- Syncing from one Firestarter Confluence to another (peer to peer).
Getting Firestarter up and running
It’s very easy, even for me as a Mac noob. The Windows version will probably be just as simple. There’s a useful quick installation guide, printed on a card, that comes inside the box with the Firestarter USB stick.
I loved these bits of the installation guide:
- “Firestarter will not function if you install it backwards.”
- “Caution: The indicator light flashes rapidly during data transfer… Firestarter is hot! (Not so much burn your hand hot. It’s more ‘you’re going to love this thing’ hot.)”
Talk about a user guide with a sense of humour!
Following the instructions on the printed installation guide, I inserted the USB stick (taking care not to have it backwards, of course) and saw the Firestarter icon arrive on the Mac desktop:
I double-clicked the icon to see the “firestarter-start-stop.jar” file, and then double-clicked the JAR file to start:
Firestarter fired up (heh) Confluence on the stick. This took a short while. When it was ready, it gave me a “localhost” URL to click:
I clicked the link to see Confluence in my browser, running off the Firestarter stick:
My Firestarter came preconfigured with an administrator username (“firestarter”) and password. I’m not sure if that’s because it’s an early adoption version, or what will happen in the final 1.0 version.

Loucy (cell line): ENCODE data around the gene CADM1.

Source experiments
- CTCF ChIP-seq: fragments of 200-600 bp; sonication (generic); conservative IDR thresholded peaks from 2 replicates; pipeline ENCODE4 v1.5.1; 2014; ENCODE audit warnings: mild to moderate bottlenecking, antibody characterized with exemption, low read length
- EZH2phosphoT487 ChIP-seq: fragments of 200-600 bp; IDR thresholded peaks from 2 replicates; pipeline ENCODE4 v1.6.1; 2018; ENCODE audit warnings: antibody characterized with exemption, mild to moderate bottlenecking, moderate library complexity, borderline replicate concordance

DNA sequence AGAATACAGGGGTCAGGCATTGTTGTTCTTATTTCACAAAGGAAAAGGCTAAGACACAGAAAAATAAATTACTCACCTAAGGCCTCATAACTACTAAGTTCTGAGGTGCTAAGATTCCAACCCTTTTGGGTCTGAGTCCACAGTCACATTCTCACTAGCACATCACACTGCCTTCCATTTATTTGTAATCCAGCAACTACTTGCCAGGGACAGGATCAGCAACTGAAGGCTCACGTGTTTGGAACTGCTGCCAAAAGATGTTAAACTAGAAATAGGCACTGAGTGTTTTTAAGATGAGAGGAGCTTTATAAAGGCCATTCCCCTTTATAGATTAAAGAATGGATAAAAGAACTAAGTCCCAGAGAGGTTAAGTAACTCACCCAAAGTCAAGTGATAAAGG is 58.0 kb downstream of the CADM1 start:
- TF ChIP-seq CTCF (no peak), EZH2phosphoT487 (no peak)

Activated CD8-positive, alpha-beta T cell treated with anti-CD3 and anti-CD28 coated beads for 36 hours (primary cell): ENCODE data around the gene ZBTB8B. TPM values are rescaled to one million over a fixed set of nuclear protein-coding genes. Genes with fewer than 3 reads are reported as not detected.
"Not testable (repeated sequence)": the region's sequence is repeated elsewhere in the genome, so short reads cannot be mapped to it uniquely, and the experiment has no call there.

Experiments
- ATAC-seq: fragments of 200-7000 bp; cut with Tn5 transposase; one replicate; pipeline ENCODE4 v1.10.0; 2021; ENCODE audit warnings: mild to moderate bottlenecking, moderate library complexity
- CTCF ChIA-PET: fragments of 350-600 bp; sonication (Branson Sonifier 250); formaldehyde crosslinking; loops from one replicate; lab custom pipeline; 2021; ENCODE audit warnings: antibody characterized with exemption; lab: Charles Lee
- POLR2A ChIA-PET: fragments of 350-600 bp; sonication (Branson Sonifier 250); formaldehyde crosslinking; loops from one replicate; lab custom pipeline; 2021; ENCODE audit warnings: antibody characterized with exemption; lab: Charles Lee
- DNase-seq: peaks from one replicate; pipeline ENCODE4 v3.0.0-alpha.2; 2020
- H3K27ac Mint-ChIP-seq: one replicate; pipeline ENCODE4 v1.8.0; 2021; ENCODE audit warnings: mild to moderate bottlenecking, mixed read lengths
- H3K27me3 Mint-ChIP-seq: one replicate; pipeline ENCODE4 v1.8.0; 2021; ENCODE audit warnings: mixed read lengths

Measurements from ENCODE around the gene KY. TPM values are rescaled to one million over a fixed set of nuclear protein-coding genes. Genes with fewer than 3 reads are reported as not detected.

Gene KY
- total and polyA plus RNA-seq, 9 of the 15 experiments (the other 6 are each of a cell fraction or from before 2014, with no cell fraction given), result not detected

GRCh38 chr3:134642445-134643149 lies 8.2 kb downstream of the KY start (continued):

Next, Confluence asked me for a licence key. You will need to get a Confluence licence from Atlassian. Firestarter is designed for the Atlassian 10-user licences, also called “starter licences”: $10 for 10 users. Firestarter also works with an evaluation licence – that’s what I used. To get an evaluation licence, go to http://my.atlassian.com. Sign up for an account if you don’t already have one. That will give you a username and account for the web site. Then follow the links to generate an evaluation licence, choosing “Confluence” as the product. You will receive a licence key (a big block of meaningless text). Copy it and paste it into the text box on your Firestarter’s Confluence screen.
Once I had applied my licence key and logged in, I saw the Confluence dashboard:
Cool, that’s the Connie I know and love, albeit of a more fiery hue.😉
Working in Confluence on Firestarter
I decided to create a documentation space on my Firestarter wiki. So I downloaded the XML backup of one of our documentation spaces, in this case the SharePoint Connector documentation backup. Then I used Confluence’s “Back up and restore” administration option (see our guide) to upload the XML file to my Firestarter Confluence site. Ta da ♫ ♪ here’s the documentation space, complete with the Documentation theme, running on the stick:
Setting up a desktop version of Confluence